Rapid resolution of brain ischemic hypoxia after cerebral revascularization in moyamoya disease

Fuat Arikan, Jordi Vilalta, Ramon Torne, Montserrat Noguer, Carles Lorenzo-Bosquet, Juan Sahuquillo

    Research output: Contribution to journalArticleResearchpeer-review

    13 Citations (Scopus)


    Copyright © 2015 by the Congress of Neurological Surgeons. BACKGROUND: In moyamoya disease (MMD), cerebral revascularization is recommended in patients with recurrent or progressive ischemic events and associated reduced cerebral perfusion reserve. Low-flow bypass with or without indirect revascularization is generally the standard surgical treatment. Intraoperative monitoring of cerebral partial pressure of oxygen (PtiO<inf>2</inf>) with polarographic Clark-type probes in cerebral artery bypass surgery for MMD-induced chronic cerebral ischemia has not yet been described. OBJECTIVE: To describe basal brain tissue oxygenation in MMD patients before revascularization as well as the immediate changes produced by the surgical procedure using intraoperative PtiO<inf>2</inf> monitoring. METHODS: Between October 2011 and January 2013, all patients with a diagnosis of MMD were intraoperatively monitored. Cerebral oxygenation status was analyzed based on the Ptio2/PaO<inf>2</inf> ratio. Reference thresholds of PtiO<inf>2</inf>/PaO<inf>2</inf> had been previously defined as below 0.1 for the lower reference threshold (hypoxia) and above 0.35 for the upper reference threshold (hyperoxia). RESULTS: Before STA-MCA bypass, all patients presented a situation of severe tissue hypoxia confirmed by a PtiO<inf>2</inf>/PaO<inf>2</inf> ratio <0.1. After bypass, all patients showed a rapid and sustained increase in PtiO<inf>2</inf>, which reached normal values (PtiO<inf>2</inf>/PaO<inf>2</inf> ratio between 0.1 and 0.35). One patient showed an initial PtiO<inf>2</inf> improvement followed by a decrease due to bypass occlusion. After repeat anastomosis, the patient's PtiO<inf>2</inf> increased again and stabilized. CONCLUSION: Direct anastomosis quickly improves cerebral oxygenation, immediately reducing the risk of ischemic stroke in both pediatric and adult patients. Intraoperative PtiO<inf>2</inf> monitoring is a very reliable tool to verify the effectiveness of this revascularization procedure.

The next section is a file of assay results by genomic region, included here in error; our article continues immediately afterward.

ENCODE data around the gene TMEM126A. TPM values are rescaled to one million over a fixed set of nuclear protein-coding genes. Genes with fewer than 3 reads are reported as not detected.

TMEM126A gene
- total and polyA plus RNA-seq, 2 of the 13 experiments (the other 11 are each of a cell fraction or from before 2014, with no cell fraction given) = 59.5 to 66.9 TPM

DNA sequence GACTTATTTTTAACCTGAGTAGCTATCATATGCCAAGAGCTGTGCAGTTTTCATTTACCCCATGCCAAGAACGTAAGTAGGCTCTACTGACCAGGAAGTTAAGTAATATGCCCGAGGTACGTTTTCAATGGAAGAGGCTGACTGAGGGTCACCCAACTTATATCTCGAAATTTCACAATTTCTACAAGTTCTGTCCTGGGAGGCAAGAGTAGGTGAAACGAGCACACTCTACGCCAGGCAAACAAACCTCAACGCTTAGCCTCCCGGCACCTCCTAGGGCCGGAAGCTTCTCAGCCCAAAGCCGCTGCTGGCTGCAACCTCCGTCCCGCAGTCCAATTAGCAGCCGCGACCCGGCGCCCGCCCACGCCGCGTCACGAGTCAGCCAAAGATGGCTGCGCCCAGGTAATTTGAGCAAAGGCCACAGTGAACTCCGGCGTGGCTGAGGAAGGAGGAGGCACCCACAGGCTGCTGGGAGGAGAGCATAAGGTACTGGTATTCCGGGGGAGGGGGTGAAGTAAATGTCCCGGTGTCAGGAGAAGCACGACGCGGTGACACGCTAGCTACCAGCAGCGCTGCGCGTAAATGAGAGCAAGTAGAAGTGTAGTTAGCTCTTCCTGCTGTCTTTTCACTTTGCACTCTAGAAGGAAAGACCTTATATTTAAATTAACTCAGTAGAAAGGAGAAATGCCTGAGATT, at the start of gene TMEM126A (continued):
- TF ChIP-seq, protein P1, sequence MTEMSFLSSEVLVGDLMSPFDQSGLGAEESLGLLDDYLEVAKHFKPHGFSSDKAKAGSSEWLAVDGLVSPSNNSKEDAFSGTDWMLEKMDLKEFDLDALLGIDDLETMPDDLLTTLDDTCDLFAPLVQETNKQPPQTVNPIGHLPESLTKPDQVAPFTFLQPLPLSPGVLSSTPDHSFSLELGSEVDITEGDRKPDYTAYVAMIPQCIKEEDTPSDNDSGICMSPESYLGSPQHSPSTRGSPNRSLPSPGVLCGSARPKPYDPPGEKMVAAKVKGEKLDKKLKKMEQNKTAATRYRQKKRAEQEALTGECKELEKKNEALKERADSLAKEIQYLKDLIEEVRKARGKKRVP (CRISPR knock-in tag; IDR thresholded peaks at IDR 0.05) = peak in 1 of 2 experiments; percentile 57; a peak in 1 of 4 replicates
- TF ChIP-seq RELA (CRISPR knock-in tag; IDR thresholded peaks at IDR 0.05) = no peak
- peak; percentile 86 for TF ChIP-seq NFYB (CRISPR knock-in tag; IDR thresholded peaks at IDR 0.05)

Original languageEnglish
    Pages (from-to)302-312
    Issue number3
    Publication statusPublished - 1 Jan 2015


    • Brain/diagnosis/metabolism/surgery
    • Brain/metabolism
    • Cerebrovascular circulation/physiology
    • Hypoxia-ischemia
    • Intraoperative/methods
    • Monitoring
    • Oximetry/methods


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